Racist Technology in Action: The UK Home Office’s Sorting Algorithm and the Racist Violence of Borders

In 2020, two NGOs finally forced the UK Home Office’s hand, compelling it to abandon its secretive and racist algorithm for sorting visitor visa applications. Foxglove and The Joint Council for the Welfare of Immigrants (JCWI) had been battling the algorithm for years, arguing that it is a form of institutionalized racism and calling it “speedy boarding for white people.”

The “streamlining algorithm” assigned color codes to applicants based on various factors, including nationality, sorting applications into those needing further scrutiny and those eligible for approval. The system faced criticism for its automatic processing and the creation of a “secret list of suspect nationalities” subjected to stricter review and likely rejection.

Crucially, the algorithm featured a devastating feedback loop: visa decision rates determined the countries on the list of “suspected nationalities,” heightening the likelihood of rejection for applicants from these countries.

This covert discrimination had a profound impact on individuals, families, and organizations:

It had got so bad that academic and nonprofit organisations told us they no longer even tried to have colleagues from certain countries visit the UK to work with them.

The UK Home Office ultimately decided to abandon the algorithm after Foxglove and JCWI initiated legal proceedings.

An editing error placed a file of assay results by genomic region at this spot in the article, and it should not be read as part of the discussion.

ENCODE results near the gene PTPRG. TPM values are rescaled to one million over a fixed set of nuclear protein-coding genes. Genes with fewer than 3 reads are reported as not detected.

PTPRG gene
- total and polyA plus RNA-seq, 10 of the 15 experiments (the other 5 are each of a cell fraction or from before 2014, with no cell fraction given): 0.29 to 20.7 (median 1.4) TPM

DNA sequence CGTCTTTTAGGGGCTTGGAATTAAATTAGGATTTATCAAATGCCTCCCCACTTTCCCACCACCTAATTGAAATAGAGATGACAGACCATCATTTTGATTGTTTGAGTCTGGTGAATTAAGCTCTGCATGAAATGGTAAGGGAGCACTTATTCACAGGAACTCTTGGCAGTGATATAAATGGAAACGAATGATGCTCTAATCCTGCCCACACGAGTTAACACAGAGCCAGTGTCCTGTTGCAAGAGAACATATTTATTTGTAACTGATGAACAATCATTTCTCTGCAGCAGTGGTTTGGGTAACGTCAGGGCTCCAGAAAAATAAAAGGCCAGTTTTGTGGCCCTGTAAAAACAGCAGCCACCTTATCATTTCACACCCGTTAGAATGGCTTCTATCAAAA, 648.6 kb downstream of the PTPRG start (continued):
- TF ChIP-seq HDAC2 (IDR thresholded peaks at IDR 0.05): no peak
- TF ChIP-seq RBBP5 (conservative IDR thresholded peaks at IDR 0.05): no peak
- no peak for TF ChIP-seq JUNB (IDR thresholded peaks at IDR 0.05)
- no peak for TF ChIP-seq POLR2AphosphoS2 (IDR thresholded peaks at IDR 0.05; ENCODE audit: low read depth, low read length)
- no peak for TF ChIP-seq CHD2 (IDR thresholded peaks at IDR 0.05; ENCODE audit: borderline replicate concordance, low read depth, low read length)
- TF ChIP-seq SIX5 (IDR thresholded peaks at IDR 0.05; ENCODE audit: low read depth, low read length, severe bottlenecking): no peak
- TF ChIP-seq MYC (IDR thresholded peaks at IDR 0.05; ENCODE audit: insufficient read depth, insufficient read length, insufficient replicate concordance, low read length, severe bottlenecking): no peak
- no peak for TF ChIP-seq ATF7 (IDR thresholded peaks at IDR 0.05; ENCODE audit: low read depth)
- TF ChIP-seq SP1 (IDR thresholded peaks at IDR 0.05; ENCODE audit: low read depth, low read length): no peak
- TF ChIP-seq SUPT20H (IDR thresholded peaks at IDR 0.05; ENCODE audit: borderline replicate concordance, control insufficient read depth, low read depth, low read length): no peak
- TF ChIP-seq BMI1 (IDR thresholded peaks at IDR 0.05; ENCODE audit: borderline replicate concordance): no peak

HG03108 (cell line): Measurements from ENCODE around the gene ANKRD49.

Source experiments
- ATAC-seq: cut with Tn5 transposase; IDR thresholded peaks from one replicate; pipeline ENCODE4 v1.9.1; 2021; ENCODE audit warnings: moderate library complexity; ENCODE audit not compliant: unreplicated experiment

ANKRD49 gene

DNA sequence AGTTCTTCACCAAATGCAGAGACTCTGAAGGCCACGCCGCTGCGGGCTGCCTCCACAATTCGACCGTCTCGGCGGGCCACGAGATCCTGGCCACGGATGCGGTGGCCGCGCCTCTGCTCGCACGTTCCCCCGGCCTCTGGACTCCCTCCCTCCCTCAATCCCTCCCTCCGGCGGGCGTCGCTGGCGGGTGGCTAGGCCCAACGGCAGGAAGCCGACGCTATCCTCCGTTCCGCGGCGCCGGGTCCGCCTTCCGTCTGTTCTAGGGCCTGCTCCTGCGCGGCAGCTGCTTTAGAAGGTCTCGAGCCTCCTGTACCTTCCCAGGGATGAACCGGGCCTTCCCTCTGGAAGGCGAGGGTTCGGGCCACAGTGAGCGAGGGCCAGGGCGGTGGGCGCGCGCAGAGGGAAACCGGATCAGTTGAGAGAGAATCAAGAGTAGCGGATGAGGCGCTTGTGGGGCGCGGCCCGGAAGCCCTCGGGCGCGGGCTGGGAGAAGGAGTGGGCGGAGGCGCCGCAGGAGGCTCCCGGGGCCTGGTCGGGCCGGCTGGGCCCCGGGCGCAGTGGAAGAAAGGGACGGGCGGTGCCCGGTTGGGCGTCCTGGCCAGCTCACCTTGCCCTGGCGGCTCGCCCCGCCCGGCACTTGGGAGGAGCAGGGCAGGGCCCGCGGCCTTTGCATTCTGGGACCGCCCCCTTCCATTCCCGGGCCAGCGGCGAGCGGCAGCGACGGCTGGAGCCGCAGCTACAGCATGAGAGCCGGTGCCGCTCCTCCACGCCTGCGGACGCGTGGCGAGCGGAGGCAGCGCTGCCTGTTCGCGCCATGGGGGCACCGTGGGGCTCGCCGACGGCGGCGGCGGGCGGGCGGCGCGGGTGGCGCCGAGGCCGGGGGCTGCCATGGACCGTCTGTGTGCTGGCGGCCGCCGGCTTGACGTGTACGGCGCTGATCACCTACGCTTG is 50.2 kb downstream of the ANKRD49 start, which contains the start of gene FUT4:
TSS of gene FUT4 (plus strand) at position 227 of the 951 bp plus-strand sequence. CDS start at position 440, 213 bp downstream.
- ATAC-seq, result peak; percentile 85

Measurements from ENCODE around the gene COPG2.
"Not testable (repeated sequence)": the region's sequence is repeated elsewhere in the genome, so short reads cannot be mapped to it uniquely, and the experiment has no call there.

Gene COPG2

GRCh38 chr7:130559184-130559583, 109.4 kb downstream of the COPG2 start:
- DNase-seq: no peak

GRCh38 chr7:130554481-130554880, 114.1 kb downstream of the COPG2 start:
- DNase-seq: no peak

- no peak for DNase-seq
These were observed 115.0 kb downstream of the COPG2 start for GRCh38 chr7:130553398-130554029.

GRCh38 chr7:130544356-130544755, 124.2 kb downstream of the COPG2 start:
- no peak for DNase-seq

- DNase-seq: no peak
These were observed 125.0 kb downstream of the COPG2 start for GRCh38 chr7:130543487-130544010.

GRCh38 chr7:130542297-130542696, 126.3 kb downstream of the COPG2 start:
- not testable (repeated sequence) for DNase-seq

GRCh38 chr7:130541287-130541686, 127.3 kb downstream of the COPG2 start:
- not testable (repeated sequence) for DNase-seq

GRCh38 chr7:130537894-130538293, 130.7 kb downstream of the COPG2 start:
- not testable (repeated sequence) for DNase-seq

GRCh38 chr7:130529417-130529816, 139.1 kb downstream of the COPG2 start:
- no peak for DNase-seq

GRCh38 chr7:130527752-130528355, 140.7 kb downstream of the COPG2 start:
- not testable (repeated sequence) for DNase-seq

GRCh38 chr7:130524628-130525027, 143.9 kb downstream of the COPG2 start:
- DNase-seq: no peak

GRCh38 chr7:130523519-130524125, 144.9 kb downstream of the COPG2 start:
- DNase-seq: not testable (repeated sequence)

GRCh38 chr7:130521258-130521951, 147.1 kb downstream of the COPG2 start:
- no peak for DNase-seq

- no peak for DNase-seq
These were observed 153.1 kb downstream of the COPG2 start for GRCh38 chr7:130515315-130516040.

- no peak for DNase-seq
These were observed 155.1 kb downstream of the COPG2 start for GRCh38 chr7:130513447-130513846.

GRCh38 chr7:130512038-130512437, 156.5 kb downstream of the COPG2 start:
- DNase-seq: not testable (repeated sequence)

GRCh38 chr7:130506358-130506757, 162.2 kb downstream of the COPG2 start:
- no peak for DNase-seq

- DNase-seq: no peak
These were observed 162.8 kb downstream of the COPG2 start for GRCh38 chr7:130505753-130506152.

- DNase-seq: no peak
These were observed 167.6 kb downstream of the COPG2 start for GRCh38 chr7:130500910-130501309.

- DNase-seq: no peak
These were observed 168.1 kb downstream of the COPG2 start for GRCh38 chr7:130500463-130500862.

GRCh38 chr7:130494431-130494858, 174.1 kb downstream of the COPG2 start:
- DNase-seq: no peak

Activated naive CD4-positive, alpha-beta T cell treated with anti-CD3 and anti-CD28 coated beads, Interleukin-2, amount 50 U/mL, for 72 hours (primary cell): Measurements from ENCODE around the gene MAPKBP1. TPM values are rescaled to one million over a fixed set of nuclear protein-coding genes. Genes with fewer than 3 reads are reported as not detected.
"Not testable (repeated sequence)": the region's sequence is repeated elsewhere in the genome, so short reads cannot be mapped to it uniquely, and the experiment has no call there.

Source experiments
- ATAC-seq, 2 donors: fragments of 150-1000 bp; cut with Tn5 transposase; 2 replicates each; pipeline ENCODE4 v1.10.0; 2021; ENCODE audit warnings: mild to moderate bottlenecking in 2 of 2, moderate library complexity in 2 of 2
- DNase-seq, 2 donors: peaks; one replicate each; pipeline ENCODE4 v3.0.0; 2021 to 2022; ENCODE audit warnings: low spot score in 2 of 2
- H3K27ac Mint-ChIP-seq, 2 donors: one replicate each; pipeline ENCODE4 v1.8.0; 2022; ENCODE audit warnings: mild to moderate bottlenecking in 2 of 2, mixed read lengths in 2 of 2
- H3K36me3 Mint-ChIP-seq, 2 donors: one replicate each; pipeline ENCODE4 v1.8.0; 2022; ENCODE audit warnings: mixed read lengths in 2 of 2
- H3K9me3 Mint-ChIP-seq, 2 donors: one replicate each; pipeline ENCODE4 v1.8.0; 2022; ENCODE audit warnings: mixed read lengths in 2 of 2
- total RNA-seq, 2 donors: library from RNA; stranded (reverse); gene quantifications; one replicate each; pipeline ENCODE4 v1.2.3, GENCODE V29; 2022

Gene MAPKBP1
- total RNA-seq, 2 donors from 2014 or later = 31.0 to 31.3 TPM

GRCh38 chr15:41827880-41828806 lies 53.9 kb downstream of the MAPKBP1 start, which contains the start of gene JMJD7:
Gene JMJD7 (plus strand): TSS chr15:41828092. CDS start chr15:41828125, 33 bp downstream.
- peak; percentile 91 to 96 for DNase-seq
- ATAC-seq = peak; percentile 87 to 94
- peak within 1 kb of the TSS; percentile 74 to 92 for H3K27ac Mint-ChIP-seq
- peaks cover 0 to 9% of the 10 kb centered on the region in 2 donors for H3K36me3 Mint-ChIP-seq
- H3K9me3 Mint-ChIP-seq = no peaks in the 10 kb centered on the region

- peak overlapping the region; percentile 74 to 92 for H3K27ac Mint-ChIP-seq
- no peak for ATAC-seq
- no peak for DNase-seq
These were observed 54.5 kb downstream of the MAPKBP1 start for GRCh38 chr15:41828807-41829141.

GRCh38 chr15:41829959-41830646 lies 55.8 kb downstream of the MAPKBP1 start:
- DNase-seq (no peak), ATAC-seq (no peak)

This racist visa assessment algorithm is just one example of the broader racist violence of border regimes. Contemporary “smart” borders are themseleves a complex amalgamation of technologies, including databases, digital IDs, fences, camera surveillance, drones, and facial recognition.

For those interested in delving deeper into technology and border regimes, Aizeki, Mahmoudi, and Schupfer have published a collection of essays by organizers, journalists, and scholars worldwide. The essays explore how they are “employing creative tools to subvert the status quo, organize globally against high-tech border imperialism, and help us imagine a world without borders.”

See Home Office to scrap ‘racist algorithm’ for UK visa applicants at The Guardian, Borders and Bytes at Inquest, and Resisting Borders and Technologies of Violence at Haymarket Books.

The Digital Freedom Fund has written an overview (PDF) about the case against the UK home office.

Image: Cover from the Resisting Borders and Technologies of Violence book.

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